JACKSON – The Mississippi Legislature, in an unusually busy opening day, passed two bills dealing with economic development issues.
On Tuesday, the Legislature passed a bill to provide up $35 million in incentives to lure a German-based pipe manufacturing company to locate a new plant in Tunica County.
It also passed a bill that will ensure that Mississippi’s 15 community colleges receive about $20 million per year for work force training.
Both bills passed with limited opposition and now go to the governor.
“We’re in the process of working with the Senate and the governor to do everything we can do to maintain jobs and hopefully create new ones,” said House Speaker Billy McCoy, D-Rienzi.
The incentive package for the Tunica County project, which was revealed Monday, includes $15 million in bonds along with $5 million from Tunica County to construct the building for the company.
The state also is providing a loan guarantee of $20 million to help the company purchase $60 million in equipment. The state is scheduled to get back all but about $4 million of its investment over a 20-year period.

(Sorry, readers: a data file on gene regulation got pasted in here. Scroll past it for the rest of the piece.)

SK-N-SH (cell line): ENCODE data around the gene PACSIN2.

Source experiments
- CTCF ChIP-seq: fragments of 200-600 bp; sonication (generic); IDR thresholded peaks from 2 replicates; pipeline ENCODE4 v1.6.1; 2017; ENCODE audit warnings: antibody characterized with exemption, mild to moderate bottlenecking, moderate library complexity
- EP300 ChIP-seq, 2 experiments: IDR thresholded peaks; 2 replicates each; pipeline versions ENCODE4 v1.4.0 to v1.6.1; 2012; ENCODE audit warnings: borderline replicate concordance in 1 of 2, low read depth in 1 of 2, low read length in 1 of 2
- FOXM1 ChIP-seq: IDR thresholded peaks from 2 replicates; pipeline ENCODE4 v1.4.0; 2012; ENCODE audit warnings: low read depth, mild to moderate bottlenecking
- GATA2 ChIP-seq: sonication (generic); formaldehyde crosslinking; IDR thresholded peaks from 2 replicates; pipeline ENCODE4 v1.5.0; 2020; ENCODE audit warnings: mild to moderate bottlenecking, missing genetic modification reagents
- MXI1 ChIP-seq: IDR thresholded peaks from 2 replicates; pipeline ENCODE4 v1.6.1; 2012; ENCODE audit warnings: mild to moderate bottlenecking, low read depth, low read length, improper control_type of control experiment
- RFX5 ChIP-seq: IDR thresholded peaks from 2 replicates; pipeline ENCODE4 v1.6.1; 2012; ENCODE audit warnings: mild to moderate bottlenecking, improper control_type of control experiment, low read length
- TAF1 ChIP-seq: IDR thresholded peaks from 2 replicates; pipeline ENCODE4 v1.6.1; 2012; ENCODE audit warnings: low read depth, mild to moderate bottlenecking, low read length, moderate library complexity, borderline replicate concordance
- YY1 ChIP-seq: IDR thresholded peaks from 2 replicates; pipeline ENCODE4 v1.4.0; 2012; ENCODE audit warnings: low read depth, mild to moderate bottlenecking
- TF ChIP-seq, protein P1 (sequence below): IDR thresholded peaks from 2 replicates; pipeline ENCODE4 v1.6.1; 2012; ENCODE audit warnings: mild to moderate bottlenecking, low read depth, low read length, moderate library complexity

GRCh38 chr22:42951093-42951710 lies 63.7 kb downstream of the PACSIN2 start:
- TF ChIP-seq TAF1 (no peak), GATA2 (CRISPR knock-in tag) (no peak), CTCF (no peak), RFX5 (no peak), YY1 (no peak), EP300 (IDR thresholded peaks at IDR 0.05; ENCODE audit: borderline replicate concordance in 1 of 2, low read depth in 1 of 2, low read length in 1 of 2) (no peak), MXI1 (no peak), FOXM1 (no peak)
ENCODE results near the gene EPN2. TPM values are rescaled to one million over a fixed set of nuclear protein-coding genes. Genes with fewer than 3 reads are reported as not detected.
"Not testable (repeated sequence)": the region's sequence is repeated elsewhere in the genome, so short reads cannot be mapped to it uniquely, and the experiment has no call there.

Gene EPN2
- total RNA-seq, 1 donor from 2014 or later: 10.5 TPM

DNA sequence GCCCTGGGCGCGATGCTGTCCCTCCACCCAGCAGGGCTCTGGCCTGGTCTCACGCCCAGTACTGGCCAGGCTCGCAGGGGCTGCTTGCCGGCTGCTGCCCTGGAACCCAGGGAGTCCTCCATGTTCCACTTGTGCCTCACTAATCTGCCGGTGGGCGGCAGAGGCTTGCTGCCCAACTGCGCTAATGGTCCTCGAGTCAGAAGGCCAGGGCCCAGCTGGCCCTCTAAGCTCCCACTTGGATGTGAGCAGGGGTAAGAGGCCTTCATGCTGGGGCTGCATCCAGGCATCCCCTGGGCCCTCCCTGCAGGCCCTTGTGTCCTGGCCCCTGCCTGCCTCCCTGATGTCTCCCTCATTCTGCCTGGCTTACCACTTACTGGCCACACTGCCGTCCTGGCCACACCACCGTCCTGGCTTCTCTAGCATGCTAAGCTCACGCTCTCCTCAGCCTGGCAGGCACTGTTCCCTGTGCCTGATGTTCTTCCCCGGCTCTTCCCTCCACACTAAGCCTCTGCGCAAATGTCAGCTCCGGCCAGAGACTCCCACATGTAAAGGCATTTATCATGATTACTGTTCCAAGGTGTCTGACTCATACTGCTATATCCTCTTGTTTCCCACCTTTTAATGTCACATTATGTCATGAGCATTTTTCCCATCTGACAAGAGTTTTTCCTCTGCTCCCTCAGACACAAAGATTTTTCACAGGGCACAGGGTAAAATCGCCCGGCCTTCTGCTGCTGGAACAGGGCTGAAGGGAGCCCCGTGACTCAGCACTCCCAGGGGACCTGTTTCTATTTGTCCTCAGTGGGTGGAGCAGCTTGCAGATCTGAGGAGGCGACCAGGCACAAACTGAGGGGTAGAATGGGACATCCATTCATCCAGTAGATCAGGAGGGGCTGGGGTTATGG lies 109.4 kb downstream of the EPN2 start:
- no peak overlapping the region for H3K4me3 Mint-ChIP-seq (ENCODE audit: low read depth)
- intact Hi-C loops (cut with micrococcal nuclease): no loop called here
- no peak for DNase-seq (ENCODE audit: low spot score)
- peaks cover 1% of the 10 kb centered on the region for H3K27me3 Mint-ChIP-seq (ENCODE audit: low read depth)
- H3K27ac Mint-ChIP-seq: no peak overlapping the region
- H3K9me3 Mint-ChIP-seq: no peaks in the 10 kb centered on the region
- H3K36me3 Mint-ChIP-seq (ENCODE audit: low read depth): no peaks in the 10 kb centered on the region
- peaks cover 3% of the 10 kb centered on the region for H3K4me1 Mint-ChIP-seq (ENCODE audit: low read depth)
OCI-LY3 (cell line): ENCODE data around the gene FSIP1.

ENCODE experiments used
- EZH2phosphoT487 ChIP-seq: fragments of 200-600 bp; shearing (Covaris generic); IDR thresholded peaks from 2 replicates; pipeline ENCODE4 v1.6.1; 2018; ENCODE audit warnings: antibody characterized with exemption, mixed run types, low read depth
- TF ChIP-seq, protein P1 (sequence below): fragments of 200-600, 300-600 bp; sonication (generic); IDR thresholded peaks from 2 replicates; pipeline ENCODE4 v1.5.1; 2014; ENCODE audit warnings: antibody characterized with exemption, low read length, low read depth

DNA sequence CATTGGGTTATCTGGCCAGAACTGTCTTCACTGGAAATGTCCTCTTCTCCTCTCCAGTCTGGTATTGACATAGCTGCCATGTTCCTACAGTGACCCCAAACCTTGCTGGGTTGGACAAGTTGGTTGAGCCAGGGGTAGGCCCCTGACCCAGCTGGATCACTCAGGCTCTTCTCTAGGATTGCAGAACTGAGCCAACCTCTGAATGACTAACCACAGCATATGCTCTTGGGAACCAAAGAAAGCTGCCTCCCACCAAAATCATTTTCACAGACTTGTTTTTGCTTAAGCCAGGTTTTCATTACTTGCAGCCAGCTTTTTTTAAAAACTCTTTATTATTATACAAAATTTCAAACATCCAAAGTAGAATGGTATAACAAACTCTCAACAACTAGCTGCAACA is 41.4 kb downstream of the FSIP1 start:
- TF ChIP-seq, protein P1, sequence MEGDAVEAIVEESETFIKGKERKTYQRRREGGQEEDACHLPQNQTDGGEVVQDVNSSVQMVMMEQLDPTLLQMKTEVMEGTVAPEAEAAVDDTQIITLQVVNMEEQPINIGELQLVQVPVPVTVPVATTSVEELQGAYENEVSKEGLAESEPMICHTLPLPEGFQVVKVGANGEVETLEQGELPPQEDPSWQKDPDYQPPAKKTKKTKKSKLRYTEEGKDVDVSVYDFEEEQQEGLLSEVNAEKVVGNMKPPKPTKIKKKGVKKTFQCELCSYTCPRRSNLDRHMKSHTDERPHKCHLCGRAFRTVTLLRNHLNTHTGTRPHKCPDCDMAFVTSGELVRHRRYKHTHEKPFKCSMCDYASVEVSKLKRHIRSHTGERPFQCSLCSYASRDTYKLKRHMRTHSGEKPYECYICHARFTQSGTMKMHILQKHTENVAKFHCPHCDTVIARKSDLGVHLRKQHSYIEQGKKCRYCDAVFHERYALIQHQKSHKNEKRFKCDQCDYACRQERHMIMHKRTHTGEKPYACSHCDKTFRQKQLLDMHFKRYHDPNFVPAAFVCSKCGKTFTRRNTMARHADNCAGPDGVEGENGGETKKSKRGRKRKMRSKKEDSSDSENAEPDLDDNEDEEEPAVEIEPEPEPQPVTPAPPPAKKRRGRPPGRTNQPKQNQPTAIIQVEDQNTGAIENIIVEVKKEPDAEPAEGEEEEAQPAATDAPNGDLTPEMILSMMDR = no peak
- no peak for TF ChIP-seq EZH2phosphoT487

At the site, German company Wilh. Schulz will construct pipe for the oil and gas industry. The governor said the company will invest $300 million and employ 500 people within five years in Tunica.
The other measure deals with the current law under which community colleges receive about $20 million from the unemployment compensation fund each year to provide work force training.
If the fund goes below $500 million, the appropriations to the community colleges stop and a tax is supposed to be raised on employers to support it.
The current minimum tax on employers is 0.7 percent of the first $7,000 pay of each employee. Under the current law, when the fund dips below $500 million, the minimum tax is supposed to increase to 2.3 percent, or from $49 per worker to $161.
Because the recession has more people are receiving unemployment compensation now, the fund has dipped to about $480 million.
Senate Finance Committee Chairman Dean Kirby, R-Pearl, said the U.S. Department of Labor is allowing the state to drop the trigger to about $365 million.
The legislation passed Tuesday drops the trigger in the fund and prevents the tax hike on employers.
Kirby said the work force training is needed now more than ever because of the tough economic times.
“The community colleges train welders, electricians, plumbers, whatever the need is for an existing business or a new business,” he said. “It helps keep the unemployment at a lower rate.”
Bobby Harrison/NEMS Daily Journal